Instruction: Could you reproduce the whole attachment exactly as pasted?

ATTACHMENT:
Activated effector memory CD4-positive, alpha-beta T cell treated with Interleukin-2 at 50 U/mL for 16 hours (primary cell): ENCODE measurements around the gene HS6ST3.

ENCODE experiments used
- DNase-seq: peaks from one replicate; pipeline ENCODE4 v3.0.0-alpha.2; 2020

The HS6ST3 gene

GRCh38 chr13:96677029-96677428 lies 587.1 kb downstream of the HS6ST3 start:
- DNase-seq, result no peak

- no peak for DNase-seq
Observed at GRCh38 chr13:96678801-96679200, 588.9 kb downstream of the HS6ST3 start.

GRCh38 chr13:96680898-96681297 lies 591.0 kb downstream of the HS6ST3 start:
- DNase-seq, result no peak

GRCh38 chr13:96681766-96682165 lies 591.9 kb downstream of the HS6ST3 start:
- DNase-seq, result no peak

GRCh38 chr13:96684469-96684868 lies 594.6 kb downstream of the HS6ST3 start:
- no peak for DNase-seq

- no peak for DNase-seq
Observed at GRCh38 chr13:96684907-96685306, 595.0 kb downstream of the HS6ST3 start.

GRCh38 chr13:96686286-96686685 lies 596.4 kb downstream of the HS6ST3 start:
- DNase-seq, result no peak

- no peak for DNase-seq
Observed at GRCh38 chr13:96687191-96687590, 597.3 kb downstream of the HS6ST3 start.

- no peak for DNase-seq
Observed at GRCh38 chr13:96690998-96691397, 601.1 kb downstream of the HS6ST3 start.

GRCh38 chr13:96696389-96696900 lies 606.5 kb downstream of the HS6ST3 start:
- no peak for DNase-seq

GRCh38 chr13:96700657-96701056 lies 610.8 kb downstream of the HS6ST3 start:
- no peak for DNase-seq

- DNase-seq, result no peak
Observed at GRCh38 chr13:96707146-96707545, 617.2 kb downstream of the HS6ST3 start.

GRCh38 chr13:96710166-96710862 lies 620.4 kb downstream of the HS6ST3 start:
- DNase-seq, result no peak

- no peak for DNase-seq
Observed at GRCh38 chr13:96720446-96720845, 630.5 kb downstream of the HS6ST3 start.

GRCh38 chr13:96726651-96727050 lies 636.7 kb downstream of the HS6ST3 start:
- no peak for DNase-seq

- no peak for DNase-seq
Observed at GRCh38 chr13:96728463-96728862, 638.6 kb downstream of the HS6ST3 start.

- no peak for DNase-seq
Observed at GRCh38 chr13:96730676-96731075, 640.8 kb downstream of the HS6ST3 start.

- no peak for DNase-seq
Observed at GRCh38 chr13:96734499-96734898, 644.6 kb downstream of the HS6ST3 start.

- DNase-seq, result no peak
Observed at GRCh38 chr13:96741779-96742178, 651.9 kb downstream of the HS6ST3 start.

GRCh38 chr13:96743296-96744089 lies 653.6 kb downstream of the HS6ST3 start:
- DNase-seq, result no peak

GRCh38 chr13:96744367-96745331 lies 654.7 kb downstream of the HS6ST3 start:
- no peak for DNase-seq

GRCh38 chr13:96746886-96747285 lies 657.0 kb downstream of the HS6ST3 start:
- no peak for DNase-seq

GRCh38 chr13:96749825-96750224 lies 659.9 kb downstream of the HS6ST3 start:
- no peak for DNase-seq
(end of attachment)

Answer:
Activated effector memory CD4-positive, alpha-beta T cell treated with Interleukin-2 at 50 U/mL for 16 hours (primary cell): ENCODE measurements around the gene HS6ST3.

ENCODE experiments used
- DNase-seq: peaks from one replicate; pipeline ENCODE4 v3.0.0-alpha.2; 2020

The HS6ST3 gene

GRCh38 chr13:96677029-96677428 lies 587.1 kb downstream of the HS6ST3 start:
- DNase-seq, result no peak

- no peak for DNase-seq
Observed at GRCh38 chr13:96678801-96679200, 588.9 kb downstream of the HS6ST3 start.

GRCh38 chr13:96680898-96681297 lies 591.0 kb downstream of the HS6ST3 start:
- DNase-seq, result no peak

GRCh38 chr13:96681766-96682165 lies 591.9 kb downstream of the HS6ST3 start:
- DNase-seq, result no peak

GRCh38 chr13:96684469-96684868 lies 594.6 kb downstream of the HS6ST3 start:
- no peak for DNase-seq

- no peak for DNase-seq
Observed at GRCh38 chr13:96684907-96685306, 595.0 kb downstream of the HS6ST3 start.

GRCh38 chr13:96686286-96686685 lies 596.4 kb downstream of the HS6ST3 start:
- DNase-seq, result no peak

- no peak for DNase-seq
Observed at GRCh38 chr13:96687191-96687590, 597.3 kb downstream of the HS6ST3 start.

- no peak for DNase-seq
Observed at GRCh38 chr13:96690998-96691397, 601.1 kb downstream of the HS6ST3 start.

GRCh38 chr13:96696389-96696900 lies 606.5 kb downstream of the HS6ST3 start:
- no peak for DNase-seq

GRCh38 chr13:96700657-96701056 lies 610.8 kb downstream of the HS6ST3 start:
- no peak for DNase-seq

- DNase-seq, result no peak
Observed at GRCh38 chr13:96707146-96707545, 617.2 kb downstream of the HS6ST3 start.

GRCh38 chr13:96710166-96710862 lies 620.4 kb downstream of the HS6ST3 start:
- DNase-seq, result no peak

- no peak for DNase-seq
Observed at GRCh38 chr13:96720446-96720845, 630.5 kb downstream of the HS6ST3 start.

GRCh38 chr13:96726651-96727050 lies 636.7 kb downstream of the HS6ST3 start:
- no peak for DNase-seq

- no peak for DNase-seq
Observed at GRCh38 chr13:96728463-96728862, 638.6 kb downstream of the HS6ST3 start.

- no peak for DNase-seq
Observed at GRCh38 chr13:96730676-96731075, 640.8 kb downstream of the HS6ST3 start.

- no peak for DNase-seq
Observed at GRCh38 chr13:96734499-96734898, 644.6 kb downstream of the HS6ST3 start.

- DNase-seq, result no peak
Observed at GRCh38 chr13:96741779-96742178, 651.9 kb downstream of the HS6ST3 start.

GRCh38 chr13:96743296-96744089 lies 653.6 kb downstream of the HS6ST3 start:
- DNase-seq, result no peak

GRCh38 chr13:96744367-96745331 lies 654.7 kb downstream of the HS6ST3 start:
- no peak for DNase-seq

GRCh38 chr13:96746886-96747285 lies 657.0 kb downstream of the HS6ST3 start:
- no peak for DNase-seq

GRCh38 chr13:96749825-96750224 lies 659.9 kb downstream of the HS6ST3 start:
- no peak for DNase-seq